Among the patients treated with fluoroquinolones, antibiotic prescribing was unsupported in 46.5%, most commonly because patients received more than 8 days of treatment without supporting microbiologic data. Intravenous vancomycin use was unsupported in 27.3% of patients, mainly because it was used in patients who did not appear to require it; they either didn't have vancomycin-susceptible pathogens or they could have been treated with another antibiotic.

The study authors note that the data are from just 10 states, and the results may not be generalizable. In addition, the data were collected in 2014, when only 41% of acute care hospitals had all seven of the core elements that the CDC recommends for successful stewardship programs in hospitals. As of 2018, 85% of hospitals reported having all seven elements.

Still, the findings indicate that antibiotic stewardship programs clearly need to be focused on tracking not just the overall quantity of antibiotic use, but also the quality of prescribing for specific conditions, said Lori Hicks, DO, Director of the CDC's Office of Antibiotic Stewardship and a member of the panel that reviewed the results.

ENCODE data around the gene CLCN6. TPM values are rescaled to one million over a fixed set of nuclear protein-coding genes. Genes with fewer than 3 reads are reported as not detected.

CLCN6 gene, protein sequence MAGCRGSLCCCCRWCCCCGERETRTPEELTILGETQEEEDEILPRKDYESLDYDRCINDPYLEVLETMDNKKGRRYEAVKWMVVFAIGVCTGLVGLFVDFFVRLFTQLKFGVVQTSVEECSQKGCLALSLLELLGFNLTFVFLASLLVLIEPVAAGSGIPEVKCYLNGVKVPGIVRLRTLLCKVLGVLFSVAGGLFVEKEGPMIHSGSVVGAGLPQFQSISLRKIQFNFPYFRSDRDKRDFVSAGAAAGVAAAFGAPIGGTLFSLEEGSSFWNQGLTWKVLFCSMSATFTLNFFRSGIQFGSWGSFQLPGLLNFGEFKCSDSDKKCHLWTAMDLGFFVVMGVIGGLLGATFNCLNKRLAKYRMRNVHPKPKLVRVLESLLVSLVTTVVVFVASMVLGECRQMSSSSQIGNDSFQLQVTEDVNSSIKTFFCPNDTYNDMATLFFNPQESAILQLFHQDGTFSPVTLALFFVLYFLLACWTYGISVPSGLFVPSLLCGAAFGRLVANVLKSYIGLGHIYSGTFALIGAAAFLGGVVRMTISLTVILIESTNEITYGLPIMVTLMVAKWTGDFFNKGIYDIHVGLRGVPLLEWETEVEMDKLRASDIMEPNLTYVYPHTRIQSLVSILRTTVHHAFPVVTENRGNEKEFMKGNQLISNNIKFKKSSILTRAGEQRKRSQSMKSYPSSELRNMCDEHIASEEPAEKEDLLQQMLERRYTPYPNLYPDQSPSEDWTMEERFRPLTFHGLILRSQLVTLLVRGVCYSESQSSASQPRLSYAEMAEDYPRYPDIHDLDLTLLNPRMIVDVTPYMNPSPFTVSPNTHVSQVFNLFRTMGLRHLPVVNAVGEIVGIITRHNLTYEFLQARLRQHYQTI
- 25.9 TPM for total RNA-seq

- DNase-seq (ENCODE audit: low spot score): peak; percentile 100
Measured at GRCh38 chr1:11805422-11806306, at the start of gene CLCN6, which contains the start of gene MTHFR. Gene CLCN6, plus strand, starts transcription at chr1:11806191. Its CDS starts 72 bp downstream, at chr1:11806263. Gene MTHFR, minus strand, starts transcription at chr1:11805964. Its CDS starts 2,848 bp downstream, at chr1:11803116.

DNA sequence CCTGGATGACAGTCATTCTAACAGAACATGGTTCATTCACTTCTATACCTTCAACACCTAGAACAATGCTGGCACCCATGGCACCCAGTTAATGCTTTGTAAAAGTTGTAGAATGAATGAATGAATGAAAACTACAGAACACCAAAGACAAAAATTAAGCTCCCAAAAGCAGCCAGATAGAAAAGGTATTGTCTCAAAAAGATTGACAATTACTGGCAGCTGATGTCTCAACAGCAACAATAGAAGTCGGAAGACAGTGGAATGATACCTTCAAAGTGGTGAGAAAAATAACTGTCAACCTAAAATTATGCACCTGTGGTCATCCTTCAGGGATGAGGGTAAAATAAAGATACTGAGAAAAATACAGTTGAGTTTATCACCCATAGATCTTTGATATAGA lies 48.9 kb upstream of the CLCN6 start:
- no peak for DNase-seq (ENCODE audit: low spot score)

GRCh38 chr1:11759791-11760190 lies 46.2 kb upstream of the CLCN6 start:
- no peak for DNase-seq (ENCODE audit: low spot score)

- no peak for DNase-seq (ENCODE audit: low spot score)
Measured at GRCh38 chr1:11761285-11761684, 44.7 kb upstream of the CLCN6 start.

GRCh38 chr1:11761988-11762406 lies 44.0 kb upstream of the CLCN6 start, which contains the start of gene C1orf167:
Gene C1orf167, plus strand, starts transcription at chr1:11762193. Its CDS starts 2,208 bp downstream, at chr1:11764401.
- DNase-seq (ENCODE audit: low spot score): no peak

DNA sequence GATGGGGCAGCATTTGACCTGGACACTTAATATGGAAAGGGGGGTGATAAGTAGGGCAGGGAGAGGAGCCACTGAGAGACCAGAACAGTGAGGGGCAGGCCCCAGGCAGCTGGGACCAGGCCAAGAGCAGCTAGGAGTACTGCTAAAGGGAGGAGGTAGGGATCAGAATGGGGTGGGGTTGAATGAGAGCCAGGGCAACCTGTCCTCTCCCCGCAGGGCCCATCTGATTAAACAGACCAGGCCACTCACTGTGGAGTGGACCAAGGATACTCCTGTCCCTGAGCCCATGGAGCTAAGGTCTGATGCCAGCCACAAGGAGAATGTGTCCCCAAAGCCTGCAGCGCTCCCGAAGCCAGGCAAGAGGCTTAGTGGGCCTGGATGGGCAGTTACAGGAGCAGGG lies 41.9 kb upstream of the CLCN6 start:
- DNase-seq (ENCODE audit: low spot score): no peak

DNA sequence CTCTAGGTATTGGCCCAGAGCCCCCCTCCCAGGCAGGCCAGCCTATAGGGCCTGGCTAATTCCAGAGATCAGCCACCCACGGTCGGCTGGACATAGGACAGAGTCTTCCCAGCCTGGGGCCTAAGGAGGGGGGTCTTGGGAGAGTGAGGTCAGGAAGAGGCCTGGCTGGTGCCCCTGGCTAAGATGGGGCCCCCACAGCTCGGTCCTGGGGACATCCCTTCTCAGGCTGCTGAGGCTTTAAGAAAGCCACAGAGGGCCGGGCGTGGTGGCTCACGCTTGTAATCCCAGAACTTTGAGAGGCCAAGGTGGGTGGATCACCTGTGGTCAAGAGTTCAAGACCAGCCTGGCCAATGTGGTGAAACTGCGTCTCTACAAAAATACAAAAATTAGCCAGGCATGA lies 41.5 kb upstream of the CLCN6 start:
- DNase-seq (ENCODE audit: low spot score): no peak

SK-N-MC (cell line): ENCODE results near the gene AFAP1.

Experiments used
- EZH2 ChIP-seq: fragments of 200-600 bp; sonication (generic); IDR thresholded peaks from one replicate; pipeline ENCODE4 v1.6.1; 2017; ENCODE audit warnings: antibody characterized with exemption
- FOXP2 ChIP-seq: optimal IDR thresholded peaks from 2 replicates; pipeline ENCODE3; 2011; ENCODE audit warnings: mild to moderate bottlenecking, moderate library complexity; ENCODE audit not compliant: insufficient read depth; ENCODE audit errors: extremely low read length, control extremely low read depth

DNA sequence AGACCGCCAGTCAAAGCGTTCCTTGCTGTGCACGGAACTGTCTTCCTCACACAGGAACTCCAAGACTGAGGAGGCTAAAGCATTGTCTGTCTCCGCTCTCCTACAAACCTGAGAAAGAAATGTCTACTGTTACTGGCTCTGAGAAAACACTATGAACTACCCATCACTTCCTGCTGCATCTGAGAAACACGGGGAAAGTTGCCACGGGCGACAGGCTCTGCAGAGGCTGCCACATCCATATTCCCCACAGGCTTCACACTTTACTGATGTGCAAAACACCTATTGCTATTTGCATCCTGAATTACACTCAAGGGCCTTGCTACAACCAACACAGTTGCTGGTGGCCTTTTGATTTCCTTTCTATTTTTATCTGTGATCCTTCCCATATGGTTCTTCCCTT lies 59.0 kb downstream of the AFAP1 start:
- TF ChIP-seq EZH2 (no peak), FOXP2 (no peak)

"We anticipated there would be opportunity to improve antibiotic prescribing practices for the four prescribing scenarios, but we were a little surprised by the magnitude of the problem," she said. 

"These findings reinforce the need for robust hospital antibiotic stewardship programs that can help clinicians select recommended antibiotics for treatment, use the shortest effective duration of therapy, and re-assess the need for antibiotic therapy when results of diagnostic testing become available."

Targets aim to reduce unnecessary treatment

In their evaluation of these data, the panel of experts concluded that most of this inappropriate prescribing could be eliminated if treatment guidelines are followed, with exceptions.

For example, in the CAP and UTI patients who received unsupported treatment, they estimated that, in 10% of these cases, secondary complications or severe infections may have allowed for exceptions to treatment recommendations. They estimate that 5% of the patients who received fluoroquinolones or vancomycin unnecessarily may have had reason to be treated with these antibiotics.